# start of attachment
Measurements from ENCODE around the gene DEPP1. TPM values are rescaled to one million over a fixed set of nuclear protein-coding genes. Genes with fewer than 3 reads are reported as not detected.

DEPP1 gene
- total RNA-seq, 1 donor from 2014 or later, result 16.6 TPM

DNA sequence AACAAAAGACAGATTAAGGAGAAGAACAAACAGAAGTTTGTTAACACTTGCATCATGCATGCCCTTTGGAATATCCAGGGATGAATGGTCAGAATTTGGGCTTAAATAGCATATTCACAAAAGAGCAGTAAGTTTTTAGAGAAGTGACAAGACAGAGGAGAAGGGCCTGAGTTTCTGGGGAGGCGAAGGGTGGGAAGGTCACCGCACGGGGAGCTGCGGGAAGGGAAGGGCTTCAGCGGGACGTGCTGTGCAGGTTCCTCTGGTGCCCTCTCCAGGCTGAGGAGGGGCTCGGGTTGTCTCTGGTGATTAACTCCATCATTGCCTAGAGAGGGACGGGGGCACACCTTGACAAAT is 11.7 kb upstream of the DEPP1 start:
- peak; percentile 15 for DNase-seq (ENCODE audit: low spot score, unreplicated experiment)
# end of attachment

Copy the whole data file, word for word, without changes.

Measurements from ENCODE around the gene DEPP1. TPM values are rescaled to one million over a fixed set of nuclear protein-coding genes. Genes with fewer than 3 reads are reported as not detected.

DEPP1 gene
- total RNA-seq, 1 donor from 2014 or later, result 16.6 TPM

DNA sequence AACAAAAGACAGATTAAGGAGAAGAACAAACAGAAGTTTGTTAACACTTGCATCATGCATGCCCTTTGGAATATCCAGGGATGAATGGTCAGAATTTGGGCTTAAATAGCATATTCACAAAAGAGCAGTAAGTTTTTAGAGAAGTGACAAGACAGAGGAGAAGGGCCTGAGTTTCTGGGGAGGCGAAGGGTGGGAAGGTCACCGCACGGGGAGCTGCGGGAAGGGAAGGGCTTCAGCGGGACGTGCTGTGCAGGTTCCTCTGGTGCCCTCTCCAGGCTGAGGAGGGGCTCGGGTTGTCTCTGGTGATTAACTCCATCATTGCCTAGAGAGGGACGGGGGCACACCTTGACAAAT is 11.7 kb upstream of the DEPP1 start:
- peak; percentile 15 for DNase-seq (ENCODE audit: low spot score, unreplicated experiment)